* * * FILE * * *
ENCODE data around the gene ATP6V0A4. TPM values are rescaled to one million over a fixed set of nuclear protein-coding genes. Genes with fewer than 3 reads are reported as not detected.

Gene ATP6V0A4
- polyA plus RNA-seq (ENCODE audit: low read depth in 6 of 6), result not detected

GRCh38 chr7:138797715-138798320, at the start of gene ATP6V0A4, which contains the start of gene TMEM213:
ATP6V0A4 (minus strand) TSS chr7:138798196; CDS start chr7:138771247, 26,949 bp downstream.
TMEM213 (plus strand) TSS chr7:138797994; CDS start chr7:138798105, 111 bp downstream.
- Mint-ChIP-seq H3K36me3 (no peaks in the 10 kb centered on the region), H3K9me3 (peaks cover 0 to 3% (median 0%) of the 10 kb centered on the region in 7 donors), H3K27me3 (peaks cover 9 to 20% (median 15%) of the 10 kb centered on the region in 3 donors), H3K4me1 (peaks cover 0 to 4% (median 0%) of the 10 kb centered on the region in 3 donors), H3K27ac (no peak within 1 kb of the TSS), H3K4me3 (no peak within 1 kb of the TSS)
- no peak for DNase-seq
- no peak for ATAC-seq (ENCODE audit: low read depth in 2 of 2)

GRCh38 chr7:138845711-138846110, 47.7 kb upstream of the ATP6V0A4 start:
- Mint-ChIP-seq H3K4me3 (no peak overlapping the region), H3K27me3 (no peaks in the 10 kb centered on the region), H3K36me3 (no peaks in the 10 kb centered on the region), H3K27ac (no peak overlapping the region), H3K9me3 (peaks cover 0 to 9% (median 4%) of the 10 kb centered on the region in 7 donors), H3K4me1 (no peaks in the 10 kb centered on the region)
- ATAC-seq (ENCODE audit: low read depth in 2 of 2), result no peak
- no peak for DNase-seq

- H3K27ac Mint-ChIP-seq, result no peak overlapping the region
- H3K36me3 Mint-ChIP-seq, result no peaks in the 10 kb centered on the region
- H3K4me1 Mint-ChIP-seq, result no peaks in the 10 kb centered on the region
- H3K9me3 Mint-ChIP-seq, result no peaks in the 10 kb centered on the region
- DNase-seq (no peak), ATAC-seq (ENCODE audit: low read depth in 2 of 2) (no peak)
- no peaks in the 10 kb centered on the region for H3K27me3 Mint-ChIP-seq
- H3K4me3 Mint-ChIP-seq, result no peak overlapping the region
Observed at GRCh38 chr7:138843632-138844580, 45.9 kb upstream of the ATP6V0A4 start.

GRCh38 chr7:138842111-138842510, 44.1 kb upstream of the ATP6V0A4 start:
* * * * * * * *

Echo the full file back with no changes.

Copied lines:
ENCODE data around the gene ATP6V0A4. TPM values are rescaled to one million over a fixed set of nuclear protein-coding genes. Genes with fewer than 3 reads are reported as not detected.

Gene ATP6V0A4
- polyA plus RNA-seq (ENCODE audit: low read depth in 6 of 6), result not detected

GRCh38 chr7:138797715-138798320, at the start of gene ATP6V0A4, which contains the start of gene TMEM213:
ATP6V0A4 (minus strand) TSS chr7:138798196; CDS start chr7:138771247, 26,949 bp downstream.
TMEM213 (plus strand) TSS chr7:138797994; CDS start chr7:138798105, 111 bp downstream.
- Mint-ChIP-seq H3K36me3 (no peaks in the 10 kb centered on the region), H3K9me3 (peaks cover 0 to 3% (median 0%) of the 10 kb centered on the region in 7 donors), H3K27me3 (peaks cover 9 to 20% (median 15%) of the 10 kb centered on the region in 3 donors), H3K4me1 (peaks cover 0 to 4% (median 0%) of the 10 kb centered on the region in 3 donors), H3K27ac (no peak within 1 kb of the TSS), H3K4me3 (no peak within 1 kb of the TSS)
- no peak for DNase-seq
- no peak for ATAC-seq (ENCODE audit: low read depth in 2 of 2)

GRCh38 chr7:138845711-138846110, 47.7 kb upstream of the ATP6V0A4 start:
- Mint-ChIP-seq H3K4me3 (no peak overlapping the region), H3K27me3 (no peaks in the 10 kb centered on the region), H3K36me3 (no peaks in the 10 kb centered on the region), H3K27ac (no peak overlapping the region), H3K9me3 (peaks cover 0 to 9% (median 4%) of the 10 kb centered on the region in 7 donors), H3K4me1 (no peaks in the 10 kb centered on the region)
- ATAC-seq (ENCODE audit: low read depth in 2 of 2), result no peak
- no peak for DNase-seq

- H3K27ac Mint-ChIP-seq, result no peak overlapping the region
- H3K36me3 Mint-ChIP-seq, result no peaks in the 10 kb centered on the region
- H3K4me1 Mint-ChIP-seq, result no peaks in the 10 kb centered on the region
- H3K9me3 Mint-ChIP-seq, result no peaks in the 10 kb centered on the region
- DNase-seq (no peak), ATAC-seq (ENCODE audit: low read depth in 2 of 2) (no peak)
- no peaks in the 10 kb centered on the region for H3K27me3 Mint-ChIP-seq
- H3K4me3 Mint-ChIP-seq, result no peak overlapping the region
Observed at GRCh38 chr7:138843632-138844580, 45.9 kb upstream of the ATP6V0A4 start.

GRCh38 chr7:138842111-138842510, 44.1 kb upstream of the ATP6V0A4 start: